From a young age I liked to stop and observe the stars, but the first time I began to understand the constellations and how to orientate myself by the stars was whilst I was on a survival course in the wild.

Where are you from?

I was born in Benicasim, a small village on the east coast of Spain, just above Valencia.

What attracted you to Fuerteventura?

I was in Nicaragua, when a friend told me that Fuerteventura had good waves for surf and good wind for kiting. I checked online and discovered that the island is also a Starlight Reserve!! In a few days I had bought my plane ticket and I am here!

What can you see in Fuerteventura in the sky?

The great thing about Fuerteventura is the clear skies and if you move away from the urbans centres where there is little light pollution than you can enjoy the starry skies that are not easy to find anymore! 

Where else/other countries have you been teaching people about the night?

I created my own way of communicating to the people about the stars above in Andalusia, Dominican Republic, Nicaragua and Honduras.

Have you gone anywhere unusual?

I have visited some 30 countries till now; Asia, Africa, Europe and the Caribbean, different islands in the Indian Ocean and Central and North America….many beautiful places, always travelling with my rucksac, but unusual? My travels are quite normal for a person who is accustomed to travel, we are all on planet Earth. I would like one day to see planet Earth from Space. hahaha. 

What are constellations?

The sky is divided into 88 parts and each of these parts forms a group of stars that we call constellations. The oldest civilsations named these constealltions after an animal or person (some need more imagination than others), to make it easier for the people to remember them. They are also a great point of reference for astrnomers of all epcos, even today.  

Imagine that I ask you where is Madrid. Well, the answer will be in Europe, and in Spain more specifically.

Now, if the question is where is the Galaxy M31, also known as Andromeda. Well you must look to the part of the sky where you will find the Adromeda constealtion and M31 is specifically situated close to the star Andromeda. Like this all astrnomers know the place in the sky that they are looking for.

How many constellations are there?

There are 88 different constellations between the northern and southern hemisphere.  In the northern hemisphere, the most common visible are the Ursa Major and Ursa Minor. These constealtions are visible throughout the whole year. The Ursa Major is very easy to recognize as it’s stars are very bright, compared to Ursa Minor that has less bright stars, however, it does have our main star, Polaris, the polar star that always shows the north.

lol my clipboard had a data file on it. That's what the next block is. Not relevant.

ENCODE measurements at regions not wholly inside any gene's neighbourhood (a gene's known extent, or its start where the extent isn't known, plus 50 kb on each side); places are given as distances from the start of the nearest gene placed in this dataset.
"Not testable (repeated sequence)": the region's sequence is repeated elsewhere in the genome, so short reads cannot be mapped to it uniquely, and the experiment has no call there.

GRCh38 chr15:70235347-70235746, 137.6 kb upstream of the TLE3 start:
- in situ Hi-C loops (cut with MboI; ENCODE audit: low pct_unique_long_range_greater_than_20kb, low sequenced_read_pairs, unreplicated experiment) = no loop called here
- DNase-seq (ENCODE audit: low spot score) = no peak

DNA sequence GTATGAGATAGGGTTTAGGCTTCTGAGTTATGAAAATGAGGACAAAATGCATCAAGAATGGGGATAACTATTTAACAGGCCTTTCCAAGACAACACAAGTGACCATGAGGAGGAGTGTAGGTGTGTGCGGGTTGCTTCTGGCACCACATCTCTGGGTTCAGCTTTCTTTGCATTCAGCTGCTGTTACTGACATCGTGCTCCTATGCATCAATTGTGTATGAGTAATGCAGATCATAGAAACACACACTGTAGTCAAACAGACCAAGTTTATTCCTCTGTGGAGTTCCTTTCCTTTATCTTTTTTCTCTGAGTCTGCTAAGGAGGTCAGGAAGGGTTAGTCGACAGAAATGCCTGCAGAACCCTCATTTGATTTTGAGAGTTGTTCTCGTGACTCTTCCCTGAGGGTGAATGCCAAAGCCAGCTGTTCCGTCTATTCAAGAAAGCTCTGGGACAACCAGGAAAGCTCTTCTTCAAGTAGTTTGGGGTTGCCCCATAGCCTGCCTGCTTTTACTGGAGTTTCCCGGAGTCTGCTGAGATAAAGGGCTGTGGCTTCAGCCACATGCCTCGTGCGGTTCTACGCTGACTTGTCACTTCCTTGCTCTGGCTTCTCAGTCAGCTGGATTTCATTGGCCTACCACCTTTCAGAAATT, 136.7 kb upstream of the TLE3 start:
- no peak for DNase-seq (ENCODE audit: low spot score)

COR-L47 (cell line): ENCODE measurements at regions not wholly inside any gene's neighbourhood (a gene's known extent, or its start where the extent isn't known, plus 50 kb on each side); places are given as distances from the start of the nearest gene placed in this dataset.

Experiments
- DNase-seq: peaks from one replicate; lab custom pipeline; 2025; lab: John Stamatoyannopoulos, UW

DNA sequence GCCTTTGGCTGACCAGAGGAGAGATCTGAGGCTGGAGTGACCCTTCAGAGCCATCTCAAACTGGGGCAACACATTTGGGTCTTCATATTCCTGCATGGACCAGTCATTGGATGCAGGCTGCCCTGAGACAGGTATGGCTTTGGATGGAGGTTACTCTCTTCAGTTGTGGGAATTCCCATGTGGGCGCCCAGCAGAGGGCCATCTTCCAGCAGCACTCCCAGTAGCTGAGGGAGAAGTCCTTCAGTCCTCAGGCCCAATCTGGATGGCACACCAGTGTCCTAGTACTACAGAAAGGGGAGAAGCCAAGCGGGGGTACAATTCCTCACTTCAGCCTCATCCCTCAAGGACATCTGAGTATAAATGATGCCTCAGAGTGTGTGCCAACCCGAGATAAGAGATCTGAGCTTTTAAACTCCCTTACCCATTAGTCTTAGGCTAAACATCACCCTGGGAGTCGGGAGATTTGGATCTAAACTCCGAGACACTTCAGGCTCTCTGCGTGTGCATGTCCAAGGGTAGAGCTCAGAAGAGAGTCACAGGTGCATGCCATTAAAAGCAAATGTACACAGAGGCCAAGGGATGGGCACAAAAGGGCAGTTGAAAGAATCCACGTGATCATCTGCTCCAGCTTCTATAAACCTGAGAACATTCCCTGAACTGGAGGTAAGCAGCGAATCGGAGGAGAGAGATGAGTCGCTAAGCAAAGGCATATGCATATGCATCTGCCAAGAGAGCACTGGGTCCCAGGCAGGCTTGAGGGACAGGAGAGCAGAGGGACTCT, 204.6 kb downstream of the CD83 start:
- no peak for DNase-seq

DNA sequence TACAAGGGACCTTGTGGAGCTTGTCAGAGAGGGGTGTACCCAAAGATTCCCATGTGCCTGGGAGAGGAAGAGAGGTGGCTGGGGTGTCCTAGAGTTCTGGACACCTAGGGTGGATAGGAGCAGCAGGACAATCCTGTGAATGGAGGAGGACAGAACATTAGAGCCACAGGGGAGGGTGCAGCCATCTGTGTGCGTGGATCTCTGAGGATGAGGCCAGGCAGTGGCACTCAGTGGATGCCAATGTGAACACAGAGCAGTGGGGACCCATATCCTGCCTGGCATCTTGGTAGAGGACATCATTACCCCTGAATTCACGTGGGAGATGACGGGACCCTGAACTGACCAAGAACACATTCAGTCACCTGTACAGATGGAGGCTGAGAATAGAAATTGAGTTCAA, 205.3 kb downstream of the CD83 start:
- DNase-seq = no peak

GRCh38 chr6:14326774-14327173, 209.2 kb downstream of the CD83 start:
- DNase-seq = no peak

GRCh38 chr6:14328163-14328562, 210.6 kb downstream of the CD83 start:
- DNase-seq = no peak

Do you need a telescope to see the night sky?

No, the only thing necessary is that we learn and enjoy the night sky with our eyes. Other tools, like telescopes and binoculars help us to observe deeper space objects that we find further away or less bright. But to start with this view is more than sufficient.

Any funny stories that you can tell us?

I remember when travelling with my equipment that I have created to share astronomical information, a briefcase with strange lights. I would always cause a stir at the airports, with security thinking I had some kind of bomb. It always ended well with a little display of how my materials work capturing the interest of everyone around.  In the Dominican Republic I even bumped in to one such “observer”.  It was my briefcase that he remembered! We  become good friends. 

Thanks Iñaki


Iñaki es el último miembro del equipo de StarsbyNight. Iñaki de la narración, el conocimiento y carisma capturar a la audiencia mientras se ilumina la noche con sus espectáculos de luz y lugares inusuales para contarnos todo sobre el cielo nocturno.  Venir y unirse a él en español domingos por la noche o en Inglés martes por la noche.  

¿Dime cuál es la diferencia entre una guía de astronomía estrella?

Un astrónomo es una persona que se dedica a la ciencia o física de forma profesional…imagino! Yo no soy nada de eso,tengo conocimientos básicos sobre astronomía y reconozco los diferentes lugares en el cielo nocturno. Simplemente disfruto compartiendo mis conocimientos con la gente común de una forma agradable y divertida así que mi pasión se ha convertido en mi trabajo, y me encanta!

¿Lo que comenzó su interés en el cielo nocturno?

Desde pequeño me ha gustado pararme a observar las estrellas pero la primera vez que comencé a entender sobre las constelaciones fue durante un curso de supervivencia en la naturaleza, ahí nos enseñaron a orientarnos por las estrellas. 

¿De donde eres?

He nacido en Benicasim, un pequeño pueblo en la costa este de España, justo por encima de Valencia.

¿Lo que atrajo a Fuertenventura?

Estaba en Nicaragua y un chico al que conocí me dijo que en Fuerteventura había buenas olas para surfear y buen viento para hacer kite, luego miré en internet y vi que era una reserva Starlight. En pocos días compré el billete de avión y aquí estoy. 

Qué se puede ver en Fuerteventura en el cielo?

Lo bueno que tiene Fuerteventura son sus cielos despejados y si te alejas un poco de los centros urbanos la poca contaminación lumínica te deja disfrutas de unos cielos estrellados que no es fácil de encontrarlos.

¿En qué otro / otros países lleva enseñando a la gente acerca de la noche?

He realizado actividades de observación de estrellas en Andalucía, República Dominicana, Nicaragua y Honduras. 

¿Ha ido a cualquier lugar inusual?

He visitado unos 30 países hasta ahora. He visitado Asia, Africa, Europa, el Caribe, diferentes islas en el océano Índico, Centro américa y norte america…muchos lugares bonitos, siempre viajando con mi mochila pero…inusual? Bastante usuales para una persona que está acostumbrada a viajar, eso sí, todos ellos dentro del planeta tierra, me encantaría un día poder ver la tierra desde el espacio, jajaja.